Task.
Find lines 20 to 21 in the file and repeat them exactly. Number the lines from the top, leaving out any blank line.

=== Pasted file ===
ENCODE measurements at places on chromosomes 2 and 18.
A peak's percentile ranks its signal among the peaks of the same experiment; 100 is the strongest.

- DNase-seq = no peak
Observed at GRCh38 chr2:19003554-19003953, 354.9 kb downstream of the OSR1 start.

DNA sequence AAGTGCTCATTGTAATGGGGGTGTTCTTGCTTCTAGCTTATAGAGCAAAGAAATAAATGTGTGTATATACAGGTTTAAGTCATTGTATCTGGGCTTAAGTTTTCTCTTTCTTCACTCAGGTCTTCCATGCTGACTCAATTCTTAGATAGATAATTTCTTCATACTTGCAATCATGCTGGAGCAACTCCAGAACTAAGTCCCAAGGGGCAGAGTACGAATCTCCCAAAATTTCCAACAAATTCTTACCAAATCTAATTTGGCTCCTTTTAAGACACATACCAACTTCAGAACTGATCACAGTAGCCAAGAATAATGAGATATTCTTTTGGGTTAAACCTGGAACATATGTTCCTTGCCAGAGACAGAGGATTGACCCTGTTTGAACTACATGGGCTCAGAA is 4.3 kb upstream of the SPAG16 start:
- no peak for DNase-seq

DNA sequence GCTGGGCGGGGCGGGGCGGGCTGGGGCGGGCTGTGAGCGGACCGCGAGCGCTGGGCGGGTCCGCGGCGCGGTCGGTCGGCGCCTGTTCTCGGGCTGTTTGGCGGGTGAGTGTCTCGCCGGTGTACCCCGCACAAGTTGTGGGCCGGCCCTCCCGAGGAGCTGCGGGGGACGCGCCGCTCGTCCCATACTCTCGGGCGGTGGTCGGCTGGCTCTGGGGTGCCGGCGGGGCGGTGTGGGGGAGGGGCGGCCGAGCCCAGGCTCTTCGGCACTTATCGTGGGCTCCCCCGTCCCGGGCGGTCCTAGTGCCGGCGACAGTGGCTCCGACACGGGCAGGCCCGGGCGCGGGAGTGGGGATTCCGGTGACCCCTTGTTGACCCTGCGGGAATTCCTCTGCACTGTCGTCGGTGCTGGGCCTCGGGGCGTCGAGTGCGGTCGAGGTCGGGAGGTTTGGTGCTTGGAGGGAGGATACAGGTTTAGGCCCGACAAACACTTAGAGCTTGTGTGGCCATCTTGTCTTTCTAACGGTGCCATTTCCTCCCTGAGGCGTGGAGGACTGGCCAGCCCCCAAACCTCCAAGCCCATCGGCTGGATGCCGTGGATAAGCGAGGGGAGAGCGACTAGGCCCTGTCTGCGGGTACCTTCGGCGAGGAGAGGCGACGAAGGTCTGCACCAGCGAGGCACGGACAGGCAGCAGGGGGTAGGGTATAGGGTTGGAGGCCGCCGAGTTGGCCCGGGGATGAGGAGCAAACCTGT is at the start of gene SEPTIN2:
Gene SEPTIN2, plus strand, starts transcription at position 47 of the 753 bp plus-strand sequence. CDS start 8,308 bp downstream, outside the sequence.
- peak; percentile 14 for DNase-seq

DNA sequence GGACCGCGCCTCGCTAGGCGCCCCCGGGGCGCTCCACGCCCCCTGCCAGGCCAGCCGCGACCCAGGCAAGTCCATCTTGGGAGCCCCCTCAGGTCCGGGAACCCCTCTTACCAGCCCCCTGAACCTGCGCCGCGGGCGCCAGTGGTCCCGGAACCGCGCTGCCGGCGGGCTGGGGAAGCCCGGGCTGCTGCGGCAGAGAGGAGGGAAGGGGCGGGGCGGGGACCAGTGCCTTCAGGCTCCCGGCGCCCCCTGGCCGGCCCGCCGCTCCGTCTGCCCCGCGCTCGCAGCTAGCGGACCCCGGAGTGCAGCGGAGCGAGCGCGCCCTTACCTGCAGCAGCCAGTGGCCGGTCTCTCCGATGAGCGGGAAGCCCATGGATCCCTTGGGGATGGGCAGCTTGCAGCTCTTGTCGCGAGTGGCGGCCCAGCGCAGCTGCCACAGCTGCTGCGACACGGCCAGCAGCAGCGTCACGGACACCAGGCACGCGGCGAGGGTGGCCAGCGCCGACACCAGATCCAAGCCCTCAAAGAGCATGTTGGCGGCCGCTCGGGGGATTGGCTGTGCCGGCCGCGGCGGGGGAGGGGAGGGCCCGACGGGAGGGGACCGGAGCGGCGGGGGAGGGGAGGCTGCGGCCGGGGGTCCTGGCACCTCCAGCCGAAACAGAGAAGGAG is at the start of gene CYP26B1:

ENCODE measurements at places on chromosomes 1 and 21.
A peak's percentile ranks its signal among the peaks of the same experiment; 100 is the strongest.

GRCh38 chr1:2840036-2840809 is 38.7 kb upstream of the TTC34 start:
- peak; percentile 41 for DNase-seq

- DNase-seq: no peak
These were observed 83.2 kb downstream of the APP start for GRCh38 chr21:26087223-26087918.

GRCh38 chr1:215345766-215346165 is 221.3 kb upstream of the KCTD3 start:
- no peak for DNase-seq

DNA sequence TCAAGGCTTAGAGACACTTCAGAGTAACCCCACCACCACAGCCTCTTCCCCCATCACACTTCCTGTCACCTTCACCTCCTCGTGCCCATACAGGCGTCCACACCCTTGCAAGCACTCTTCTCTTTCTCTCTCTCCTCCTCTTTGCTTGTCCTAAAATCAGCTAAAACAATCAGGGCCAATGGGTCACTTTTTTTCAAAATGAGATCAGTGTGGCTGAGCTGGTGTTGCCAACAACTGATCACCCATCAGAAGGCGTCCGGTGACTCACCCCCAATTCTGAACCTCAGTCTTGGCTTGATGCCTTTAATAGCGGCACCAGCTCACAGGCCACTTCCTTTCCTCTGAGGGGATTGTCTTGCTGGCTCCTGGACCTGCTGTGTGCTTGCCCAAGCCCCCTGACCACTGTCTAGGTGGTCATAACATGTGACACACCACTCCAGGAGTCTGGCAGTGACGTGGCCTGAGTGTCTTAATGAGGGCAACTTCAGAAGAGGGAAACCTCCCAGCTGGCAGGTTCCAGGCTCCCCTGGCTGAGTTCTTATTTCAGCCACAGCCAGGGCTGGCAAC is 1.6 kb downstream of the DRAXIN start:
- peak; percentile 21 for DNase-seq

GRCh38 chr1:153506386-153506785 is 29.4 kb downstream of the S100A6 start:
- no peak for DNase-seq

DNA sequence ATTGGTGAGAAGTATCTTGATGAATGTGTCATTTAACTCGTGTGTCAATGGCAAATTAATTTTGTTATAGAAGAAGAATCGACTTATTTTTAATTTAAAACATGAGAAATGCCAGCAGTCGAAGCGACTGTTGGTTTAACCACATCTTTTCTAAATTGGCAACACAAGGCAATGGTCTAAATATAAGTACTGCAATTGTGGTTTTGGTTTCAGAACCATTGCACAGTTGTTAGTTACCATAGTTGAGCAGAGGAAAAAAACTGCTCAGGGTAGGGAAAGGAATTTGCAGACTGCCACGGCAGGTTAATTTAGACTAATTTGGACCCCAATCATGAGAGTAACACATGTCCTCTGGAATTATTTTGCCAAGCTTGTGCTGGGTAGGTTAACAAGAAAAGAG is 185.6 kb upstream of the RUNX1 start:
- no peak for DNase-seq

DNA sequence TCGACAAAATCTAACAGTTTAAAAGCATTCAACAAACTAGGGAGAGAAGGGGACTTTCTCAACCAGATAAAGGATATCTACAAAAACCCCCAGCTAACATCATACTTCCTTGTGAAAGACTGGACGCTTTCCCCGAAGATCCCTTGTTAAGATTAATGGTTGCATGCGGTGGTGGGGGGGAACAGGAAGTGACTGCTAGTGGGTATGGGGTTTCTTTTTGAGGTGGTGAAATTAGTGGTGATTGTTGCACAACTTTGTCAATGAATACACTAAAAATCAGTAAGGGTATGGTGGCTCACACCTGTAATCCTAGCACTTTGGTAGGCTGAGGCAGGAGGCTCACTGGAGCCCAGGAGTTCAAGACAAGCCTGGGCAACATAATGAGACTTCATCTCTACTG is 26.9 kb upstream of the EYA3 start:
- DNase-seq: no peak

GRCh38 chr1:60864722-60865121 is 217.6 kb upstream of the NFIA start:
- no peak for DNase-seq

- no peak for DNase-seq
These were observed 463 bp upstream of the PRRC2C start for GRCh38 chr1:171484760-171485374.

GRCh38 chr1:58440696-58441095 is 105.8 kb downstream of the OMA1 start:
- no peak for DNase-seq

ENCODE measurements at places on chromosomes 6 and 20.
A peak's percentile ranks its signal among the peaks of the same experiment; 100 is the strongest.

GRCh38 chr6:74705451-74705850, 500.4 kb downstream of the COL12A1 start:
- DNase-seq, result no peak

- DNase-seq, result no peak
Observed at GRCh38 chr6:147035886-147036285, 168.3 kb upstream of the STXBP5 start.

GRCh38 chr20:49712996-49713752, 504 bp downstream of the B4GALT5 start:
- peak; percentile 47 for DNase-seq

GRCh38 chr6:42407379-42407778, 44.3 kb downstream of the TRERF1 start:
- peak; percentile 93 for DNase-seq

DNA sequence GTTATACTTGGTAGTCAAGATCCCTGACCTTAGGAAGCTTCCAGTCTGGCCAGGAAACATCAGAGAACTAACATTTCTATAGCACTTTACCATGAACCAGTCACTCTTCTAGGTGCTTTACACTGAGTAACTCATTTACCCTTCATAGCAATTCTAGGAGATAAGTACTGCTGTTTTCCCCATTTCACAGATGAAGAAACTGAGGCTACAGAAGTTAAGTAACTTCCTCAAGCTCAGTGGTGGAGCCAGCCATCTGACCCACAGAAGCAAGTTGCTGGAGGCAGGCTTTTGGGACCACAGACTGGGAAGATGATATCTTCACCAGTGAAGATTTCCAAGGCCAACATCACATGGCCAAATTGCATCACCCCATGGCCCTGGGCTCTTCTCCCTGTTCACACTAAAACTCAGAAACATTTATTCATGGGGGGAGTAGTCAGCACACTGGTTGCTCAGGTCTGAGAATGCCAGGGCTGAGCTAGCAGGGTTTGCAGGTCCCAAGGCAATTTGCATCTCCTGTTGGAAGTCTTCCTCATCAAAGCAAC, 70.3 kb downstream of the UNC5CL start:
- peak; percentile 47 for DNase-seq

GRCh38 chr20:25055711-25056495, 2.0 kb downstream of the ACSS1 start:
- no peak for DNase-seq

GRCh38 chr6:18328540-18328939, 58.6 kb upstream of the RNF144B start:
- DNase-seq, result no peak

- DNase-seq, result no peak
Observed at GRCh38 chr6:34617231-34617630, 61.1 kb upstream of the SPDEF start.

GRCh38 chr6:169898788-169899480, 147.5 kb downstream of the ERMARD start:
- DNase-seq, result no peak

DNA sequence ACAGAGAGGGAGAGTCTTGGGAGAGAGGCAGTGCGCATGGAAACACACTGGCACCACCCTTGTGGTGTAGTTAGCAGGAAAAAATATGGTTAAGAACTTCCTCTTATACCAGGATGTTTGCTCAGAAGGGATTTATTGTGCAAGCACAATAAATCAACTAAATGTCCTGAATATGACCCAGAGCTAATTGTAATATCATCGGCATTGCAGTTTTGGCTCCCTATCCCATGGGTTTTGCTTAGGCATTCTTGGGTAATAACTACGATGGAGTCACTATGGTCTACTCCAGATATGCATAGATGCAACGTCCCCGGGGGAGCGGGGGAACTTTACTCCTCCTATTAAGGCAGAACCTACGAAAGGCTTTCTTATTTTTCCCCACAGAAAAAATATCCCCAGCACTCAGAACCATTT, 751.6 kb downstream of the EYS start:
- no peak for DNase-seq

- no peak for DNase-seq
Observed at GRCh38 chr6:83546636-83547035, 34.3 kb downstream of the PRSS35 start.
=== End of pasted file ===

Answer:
- peak; percentile 21 for DNase-seq

GRCh38 chr1:153506386-153506785 is 29.4 kb downstream of the S100A6 start: